- The Washington Times - Thursday, February 15, 2001

'In sheep's clothing'

"After years of pushing most every government program imaginable, the Rev. Jesse Jackson has discovered a downside to accepting money from Uncle Sam. Jackson two Sundays ago expressed concern that President Bush's faith-based initiative could compromise the integrity of black churches.

" 'I am for faith-based programs, after-school programs, senior citizens program, transportation ministries. But I fear federally funded faith-based initiatives,' Jackson declared in a fiery address to parishioners at the Ebenezer AME Church in Fort Washington, Maryland. 'Don't let them get into your books, because they are wolves in sheep's clothing. Money is seductive; the church needs money, but it needs independence even more.'

"Ah, the government-fostered 'culture of dependency.' Isn't that just what conservatives decry and Jackson implicitly accepts when the issue is welfare payments or food stamps? Once upon a time, Jackson had no compunction about accepting government money. In the 1970s, his supposed educational organization for minorities received millions of dollars from at least three different federal departments."

Evan Gahr, writing on "Operation PUSH Back," Feb. 9 in the American Spectator Online at www.tas.org

'Big box of lies'

"Many Americans are no doubt disturbed by the new Kaiser study showing that three-quarters of prime-time television shows include some type of sexual content… .

"The alarm is understandable, especially among parents. Their sons watch sex on television, go to school and make eyes at the girls, and get sent up on harassment charges. The girls see flat-bellied guys on television, go to school and notice there are far more chunks than hunks, and also suffer profound disillusionment.

"In the long run, however, this is a positive development. The sooner the children figure out that television is one big box of lies, the better off they'll be. The only real danger is that television will eventually make sex boring."

Dave Shiflett, writing on "The Joy of Sex Scribbling," posted Monday on National Review Online at www.nationalreview.com

Oscar battle

"It's a motley bunch that will be flashing smiles on the red carpet come the 73rd Academy Awards ceremony on March 25.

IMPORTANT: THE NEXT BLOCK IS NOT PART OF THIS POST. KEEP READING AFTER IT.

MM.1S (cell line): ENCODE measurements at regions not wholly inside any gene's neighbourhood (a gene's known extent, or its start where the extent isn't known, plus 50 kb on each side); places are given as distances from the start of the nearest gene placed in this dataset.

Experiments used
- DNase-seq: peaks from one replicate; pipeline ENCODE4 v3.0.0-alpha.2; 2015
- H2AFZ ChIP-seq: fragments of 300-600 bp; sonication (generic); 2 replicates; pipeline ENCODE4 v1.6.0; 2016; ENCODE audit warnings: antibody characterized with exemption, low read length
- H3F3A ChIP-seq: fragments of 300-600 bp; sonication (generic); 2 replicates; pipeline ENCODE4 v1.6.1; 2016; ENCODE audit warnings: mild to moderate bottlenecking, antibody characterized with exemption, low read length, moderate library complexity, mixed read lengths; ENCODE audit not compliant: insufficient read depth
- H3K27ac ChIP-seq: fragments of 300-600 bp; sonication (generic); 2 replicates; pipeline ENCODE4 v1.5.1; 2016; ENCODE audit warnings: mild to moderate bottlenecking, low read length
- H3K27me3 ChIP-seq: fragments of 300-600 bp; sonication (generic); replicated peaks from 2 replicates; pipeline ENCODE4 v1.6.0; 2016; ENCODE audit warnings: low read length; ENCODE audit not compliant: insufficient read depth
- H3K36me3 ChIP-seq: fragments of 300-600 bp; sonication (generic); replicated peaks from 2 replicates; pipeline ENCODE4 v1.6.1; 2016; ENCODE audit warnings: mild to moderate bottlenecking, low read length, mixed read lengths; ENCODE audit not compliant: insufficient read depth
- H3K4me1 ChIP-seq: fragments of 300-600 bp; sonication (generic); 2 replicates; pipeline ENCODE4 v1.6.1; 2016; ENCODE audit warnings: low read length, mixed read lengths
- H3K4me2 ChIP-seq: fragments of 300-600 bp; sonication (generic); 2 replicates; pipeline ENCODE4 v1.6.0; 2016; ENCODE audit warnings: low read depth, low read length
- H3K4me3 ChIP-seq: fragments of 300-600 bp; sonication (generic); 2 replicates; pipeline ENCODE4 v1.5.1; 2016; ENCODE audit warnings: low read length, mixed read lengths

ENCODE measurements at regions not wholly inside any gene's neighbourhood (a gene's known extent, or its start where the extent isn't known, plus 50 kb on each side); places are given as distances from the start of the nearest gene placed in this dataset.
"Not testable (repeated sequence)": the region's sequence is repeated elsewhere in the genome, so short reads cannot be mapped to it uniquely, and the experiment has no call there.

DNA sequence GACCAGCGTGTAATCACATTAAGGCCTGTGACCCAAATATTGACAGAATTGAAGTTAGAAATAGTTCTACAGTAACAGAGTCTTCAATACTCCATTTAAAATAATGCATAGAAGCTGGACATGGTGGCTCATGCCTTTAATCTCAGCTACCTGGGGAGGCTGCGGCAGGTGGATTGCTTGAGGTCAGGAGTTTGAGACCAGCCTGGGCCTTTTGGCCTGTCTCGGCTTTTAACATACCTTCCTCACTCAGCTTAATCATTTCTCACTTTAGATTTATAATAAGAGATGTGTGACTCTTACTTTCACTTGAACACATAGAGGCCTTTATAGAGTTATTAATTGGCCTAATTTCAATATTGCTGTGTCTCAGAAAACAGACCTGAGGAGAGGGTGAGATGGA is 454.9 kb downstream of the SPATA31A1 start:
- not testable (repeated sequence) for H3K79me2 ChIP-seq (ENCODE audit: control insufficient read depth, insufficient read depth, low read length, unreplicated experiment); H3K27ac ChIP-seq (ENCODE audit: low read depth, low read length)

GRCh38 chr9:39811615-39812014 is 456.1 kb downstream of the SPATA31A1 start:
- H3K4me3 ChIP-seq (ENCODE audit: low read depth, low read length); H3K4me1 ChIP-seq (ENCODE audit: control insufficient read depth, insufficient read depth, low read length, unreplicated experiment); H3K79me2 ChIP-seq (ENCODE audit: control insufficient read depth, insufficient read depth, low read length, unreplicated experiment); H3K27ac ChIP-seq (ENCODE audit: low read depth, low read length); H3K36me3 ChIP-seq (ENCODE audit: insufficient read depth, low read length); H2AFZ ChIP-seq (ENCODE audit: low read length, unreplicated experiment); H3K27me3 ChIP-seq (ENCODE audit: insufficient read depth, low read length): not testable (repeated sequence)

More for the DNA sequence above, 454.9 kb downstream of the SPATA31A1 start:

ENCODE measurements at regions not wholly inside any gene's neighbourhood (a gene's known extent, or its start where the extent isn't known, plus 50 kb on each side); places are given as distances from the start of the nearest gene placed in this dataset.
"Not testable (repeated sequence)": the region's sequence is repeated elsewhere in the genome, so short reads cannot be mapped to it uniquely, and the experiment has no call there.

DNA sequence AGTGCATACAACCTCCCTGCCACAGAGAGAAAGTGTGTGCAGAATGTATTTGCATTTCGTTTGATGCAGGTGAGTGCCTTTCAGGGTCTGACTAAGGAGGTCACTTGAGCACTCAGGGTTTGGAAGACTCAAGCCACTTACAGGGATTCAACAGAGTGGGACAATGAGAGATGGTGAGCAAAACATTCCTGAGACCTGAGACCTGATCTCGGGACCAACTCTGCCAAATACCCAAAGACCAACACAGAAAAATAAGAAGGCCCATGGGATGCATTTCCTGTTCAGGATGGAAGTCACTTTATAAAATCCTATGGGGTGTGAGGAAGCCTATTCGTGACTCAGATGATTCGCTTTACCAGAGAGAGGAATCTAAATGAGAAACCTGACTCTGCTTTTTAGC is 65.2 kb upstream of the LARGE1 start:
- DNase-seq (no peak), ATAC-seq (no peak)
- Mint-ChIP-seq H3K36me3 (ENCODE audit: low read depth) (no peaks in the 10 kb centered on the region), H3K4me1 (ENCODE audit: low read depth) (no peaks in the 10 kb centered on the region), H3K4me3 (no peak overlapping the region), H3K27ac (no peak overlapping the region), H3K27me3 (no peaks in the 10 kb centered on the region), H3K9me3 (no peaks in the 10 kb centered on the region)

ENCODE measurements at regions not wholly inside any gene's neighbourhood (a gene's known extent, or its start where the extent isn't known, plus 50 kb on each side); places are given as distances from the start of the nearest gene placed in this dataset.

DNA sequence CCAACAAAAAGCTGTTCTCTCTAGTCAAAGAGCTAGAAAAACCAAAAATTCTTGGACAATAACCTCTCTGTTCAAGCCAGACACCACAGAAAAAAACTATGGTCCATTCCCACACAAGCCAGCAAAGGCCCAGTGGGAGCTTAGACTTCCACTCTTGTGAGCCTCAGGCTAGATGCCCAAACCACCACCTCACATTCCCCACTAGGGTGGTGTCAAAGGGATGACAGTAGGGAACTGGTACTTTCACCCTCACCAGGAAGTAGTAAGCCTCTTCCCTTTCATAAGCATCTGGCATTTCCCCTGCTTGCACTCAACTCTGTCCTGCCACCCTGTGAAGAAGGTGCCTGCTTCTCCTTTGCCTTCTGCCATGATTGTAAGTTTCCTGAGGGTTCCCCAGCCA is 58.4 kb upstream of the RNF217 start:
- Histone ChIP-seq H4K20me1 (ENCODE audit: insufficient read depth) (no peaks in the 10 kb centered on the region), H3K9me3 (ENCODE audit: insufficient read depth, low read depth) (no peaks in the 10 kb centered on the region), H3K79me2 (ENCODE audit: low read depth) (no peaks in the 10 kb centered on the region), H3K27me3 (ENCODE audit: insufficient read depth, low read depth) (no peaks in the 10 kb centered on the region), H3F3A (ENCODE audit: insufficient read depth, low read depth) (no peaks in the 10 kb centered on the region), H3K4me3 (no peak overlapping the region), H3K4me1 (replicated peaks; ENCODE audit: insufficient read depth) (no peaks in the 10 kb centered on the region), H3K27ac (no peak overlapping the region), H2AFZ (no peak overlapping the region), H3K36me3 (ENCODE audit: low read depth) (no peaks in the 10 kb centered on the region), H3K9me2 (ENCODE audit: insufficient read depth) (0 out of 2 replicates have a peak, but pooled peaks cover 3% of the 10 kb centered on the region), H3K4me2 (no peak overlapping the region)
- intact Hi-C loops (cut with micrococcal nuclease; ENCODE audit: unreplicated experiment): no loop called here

"Among them: a drug trafficker, a Roman gladiator, a French chocolate maker, a working-class crusader in stiletto heels, and demure Chinese women who double as kung fu warriors by night.

"But colorful characters aside, this year's Oscar nominees haven't bucked the Academy of Motion Pictures Arts and Sciences' penchant for placing more importance on the commercial success of a picture than whether it made a critic's top 10 list.

"This is exemplified by the 12 nominations for box-office bonanza 'Gladiator,' which leads the pack with 12 nominations, including Best Picture. The Hong Kong adventure 'Crouching Tiger, Hidden Dragon' follows close behind with an unexpected 10 nods. 'Chocolat,' 'Erin Brockovich,' and 'Traffic' round out the Best Picture list, with five nominations apiece.

"It's the surprise nomination for 'Chocolat' that will likely have all of Hollywood talking. Or seething. 'It's a Hershey masquerading as a Godiva,' carped one critic… .

"Miramax ordered a marketing blitz [for 'Chocolat'] in national newspapers and industry trade papers like Variety, touting the film's worthiness for a golden statuette in the hopes that it would influence the Academy… .

"But Miramax's marketing blitzes of recent years may have helped 'Crouching Tiger, Hidden Dragon.' It was Miramax that successfully lobbied for the inclusion of Italy's 'Life is Beautiful' in the Best Picture list in 1998, breaking the traditional divide between Best Foreign Picture and Best Picture."

Stephen Humphries, writing on "Oscar war: kung fu vs. the Colosseum," in Tuesday's Christian Science Monitor

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